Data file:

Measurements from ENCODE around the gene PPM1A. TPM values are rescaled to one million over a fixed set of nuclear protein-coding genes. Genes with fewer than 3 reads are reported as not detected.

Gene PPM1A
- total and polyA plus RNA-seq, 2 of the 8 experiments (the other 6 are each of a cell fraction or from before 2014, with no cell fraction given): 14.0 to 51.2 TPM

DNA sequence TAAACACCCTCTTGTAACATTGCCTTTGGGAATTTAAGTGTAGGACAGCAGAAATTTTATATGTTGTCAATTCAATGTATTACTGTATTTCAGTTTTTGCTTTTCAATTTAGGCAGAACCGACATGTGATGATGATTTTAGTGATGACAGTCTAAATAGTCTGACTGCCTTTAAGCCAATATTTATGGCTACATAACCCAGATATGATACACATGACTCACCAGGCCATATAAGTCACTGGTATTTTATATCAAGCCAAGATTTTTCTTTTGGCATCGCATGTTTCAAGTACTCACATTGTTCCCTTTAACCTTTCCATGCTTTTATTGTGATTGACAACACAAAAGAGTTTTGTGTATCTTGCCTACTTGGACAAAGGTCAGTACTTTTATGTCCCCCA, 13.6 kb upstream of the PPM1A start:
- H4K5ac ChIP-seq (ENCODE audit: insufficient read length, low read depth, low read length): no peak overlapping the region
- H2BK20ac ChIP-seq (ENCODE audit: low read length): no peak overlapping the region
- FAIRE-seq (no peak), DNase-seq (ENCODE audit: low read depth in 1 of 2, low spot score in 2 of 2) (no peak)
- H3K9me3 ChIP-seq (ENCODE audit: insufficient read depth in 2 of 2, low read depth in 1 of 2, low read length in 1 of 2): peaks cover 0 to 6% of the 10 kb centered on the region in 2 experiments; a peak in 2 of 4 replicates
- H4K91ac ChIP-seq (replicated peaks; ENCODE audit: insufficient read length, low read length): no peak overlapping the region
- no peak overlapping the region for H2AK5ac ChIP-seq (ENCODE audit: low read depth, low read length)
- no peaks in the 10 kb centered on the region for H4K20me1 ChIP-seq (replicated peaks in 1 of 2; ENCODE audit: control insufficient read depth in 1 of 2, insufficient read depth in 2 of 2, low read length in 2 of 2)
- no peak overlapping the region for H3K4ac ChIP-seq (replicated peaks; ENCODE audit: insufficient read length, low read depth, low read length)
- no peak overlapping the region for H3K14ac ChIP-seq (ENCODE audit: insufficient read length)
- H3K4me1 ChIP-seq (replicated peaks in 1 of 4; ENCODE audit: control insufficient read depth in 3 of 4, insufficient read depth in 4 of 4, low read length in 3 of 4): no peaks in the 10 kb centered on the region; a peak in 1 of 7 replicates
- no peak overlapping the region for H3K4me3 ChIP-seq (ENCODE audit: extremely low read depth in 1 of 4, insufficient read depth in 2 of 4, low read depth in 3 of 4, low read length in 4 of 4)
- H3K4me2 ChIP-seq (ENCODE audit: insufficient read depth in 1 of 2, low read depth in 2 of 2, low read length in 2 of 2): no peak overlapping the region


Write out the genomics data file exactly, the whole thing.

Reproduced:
Measurements from ENCODE around the gene PPM1A. TPM values are rescaled to one million over a fixed set of nuclear protein-coding genes. Genes with fewer than 3 reads are reported as not detected.

Gene PPM1A
- total and polyA plus RNA-seq, 2 of the 8 experiments (the other 6 are each of a cell fraction or from before 2014, with no cell fraction given): 14.0 to 51.2 TPM

DNA sequence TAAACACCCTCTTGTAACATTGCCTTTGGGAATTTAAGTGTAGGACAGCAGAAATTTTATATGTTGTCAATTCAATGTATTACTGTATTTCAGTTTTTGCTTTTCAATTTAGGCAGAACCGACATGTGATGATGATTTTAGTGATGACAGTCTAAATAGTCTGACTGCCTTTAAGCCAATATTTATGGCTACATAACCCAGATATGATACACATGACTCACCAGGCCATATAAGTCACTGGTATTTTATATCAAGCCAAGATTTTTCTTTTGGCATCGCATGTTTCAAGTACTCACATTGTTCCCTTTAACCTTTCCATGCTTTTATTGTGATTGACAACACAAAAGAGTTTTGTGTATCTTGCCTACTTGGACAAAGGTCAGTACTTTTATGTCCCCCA, 13.6 kb upstream of the PPM1A start:
- H4K5ac ChIP-seq (ENCODE audit: insufficient read length, low read depth, low read length): no peak overlapping the region
- H2BK20ac ChIP-seq (ENCODE audit: low read length): no peak overlapping the region
- FAIRE-seq (no peak), DNase-seq (ENCODE audit: low read depth in 1 of 2, low spot score in 2 of 2) (no peak)
- H3K9me3 ChIP-seq (ENCODE audit: insufficient read depth in 2 of 2, low read depth in 1 of 2, low read length in 1 of 2): peaks cover 0 to 6% of the 10 kb centered on the region in 2 experiments; a peak in 2 of 4 replicates
- H4K91ac ChIP-seq (replicated peaks; ENCODE audit: insufficient read length, low read length): no peak overlapping the region
- no peak overlapping the region for H2AK5ac ChIP-seq (ENCODE audit: low read depth, low read length)
- no peaks in the 10 kb centered on the region for H4K20me1 ChIP-seq (replicated peaks in 1 of 2; ENCODE audit: control insufficient read depth in 1 of 2, insufficient read depth in 2 of 2, low read length in 2 of 2)
- no peak overlapping the region for H3K4ac ChIP-seq (replicated peaks; ENCODE audit: insufficient read length, low read depth, low read length)
- no peak overlapping the region for H3K14ac ChIP-seq (ENCODE audit: insufficient read length)
- H3K4me1 ChIP-seq (replicated peaks in 1 of 4; ENCODE audit: control insufficient read depth in 3 of 4, insufficient read depth in 4 of 4, low read length in 3 of 4): no peaks in the 10 kb centered on the region; a peak in 1 of 7 replicates
- no peak overlapping the region for H3K4me3 ChIP-seq (ENCODE audit: extremely low read depth in 1 of 4, insufficient read depth in 2 of 4, low read depth in 3 of 4, low read length in 4 of 4)
- H3K4me2 ChIP-seq (ENCODE audit: insufficient read depth in 1 of 2, low read depth in 2 of 2, low read length in 2 of 2): no peak overlapping the region